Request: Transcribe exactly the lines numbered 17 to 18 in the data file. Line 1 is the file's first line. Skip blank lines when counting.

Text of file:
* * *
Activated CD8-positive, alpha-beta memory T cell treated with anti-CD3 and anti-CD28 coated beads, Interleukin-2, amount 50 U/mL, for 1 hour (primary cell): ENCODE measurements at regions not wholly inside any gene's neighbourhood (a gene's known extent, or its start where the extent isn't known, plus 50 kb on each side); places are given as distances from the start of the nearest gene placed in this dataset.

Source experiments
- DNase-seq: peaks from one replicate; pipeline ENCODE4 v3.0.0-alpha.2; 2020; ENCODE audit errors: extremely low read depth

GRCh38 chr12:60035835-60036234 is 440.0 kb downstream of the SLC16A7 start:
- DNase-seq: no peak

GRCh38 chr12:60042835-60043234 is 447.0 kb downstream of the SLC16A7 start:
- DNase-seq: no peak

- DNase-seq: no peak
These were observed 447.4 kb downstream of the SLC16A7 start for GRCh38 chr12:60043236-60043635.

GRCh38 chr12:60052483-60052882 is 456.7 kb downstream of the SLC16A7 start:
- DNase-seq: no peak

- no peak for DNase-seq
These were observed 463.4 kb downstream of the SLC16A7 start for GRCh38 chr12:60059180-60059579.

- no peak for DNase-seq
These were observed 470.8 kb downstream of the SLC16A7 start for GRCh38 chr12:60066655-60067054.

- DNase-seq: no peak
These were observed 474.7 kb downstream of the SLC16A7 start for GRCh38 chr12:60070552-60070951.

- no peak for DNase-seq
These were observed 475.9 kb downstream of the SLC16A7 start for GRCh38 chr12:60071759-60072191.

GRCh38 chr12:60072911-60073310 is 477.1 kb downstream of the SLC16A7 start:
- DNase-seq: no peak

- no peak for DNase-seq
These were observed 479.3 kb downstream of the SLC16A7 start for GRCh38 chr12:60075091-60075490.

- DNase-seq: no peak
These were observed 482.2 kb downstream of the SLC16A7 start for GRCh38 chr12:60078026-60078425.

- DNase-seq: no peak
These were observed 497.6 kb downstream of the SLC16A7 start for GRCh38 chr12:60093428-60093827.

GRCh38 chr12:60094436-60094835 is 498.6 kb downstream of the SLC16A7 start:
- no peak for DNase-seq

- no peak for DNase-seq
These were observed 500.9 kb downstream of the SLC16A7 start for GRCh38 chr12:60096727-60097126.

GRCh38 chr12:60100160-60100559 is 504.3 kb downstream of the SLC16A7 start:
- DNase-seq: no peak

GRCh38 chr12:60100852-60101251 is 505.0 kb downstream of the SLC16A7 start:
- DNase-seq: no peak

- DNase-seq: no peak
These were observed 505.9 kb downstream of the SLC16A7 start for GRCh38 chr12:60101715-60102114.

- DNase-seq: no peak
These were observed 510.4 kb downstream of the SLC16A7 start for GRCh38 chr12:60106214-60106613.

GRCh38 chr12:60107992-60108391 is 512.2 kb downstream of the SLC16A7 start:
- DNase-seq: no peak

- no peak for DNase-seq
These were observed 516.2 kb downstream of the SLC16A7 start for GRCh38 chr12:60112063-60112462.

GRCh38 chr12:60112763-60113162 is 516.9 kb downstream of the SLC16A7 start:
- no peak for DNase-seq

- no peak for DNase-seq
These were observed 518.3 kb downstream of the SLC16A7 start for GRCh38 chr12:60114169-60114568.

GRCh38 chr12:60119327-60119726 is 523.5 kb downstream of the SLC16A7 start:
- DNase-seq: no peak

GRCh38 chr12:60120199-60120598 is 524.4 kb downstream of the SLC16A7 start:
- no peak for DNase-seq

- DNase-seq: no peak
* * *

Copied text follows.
These were observed 474.7 kb downstream of the SLC16A7 start for GRCh38 chr12:60070552-60070951.

- no peak for DNase-seq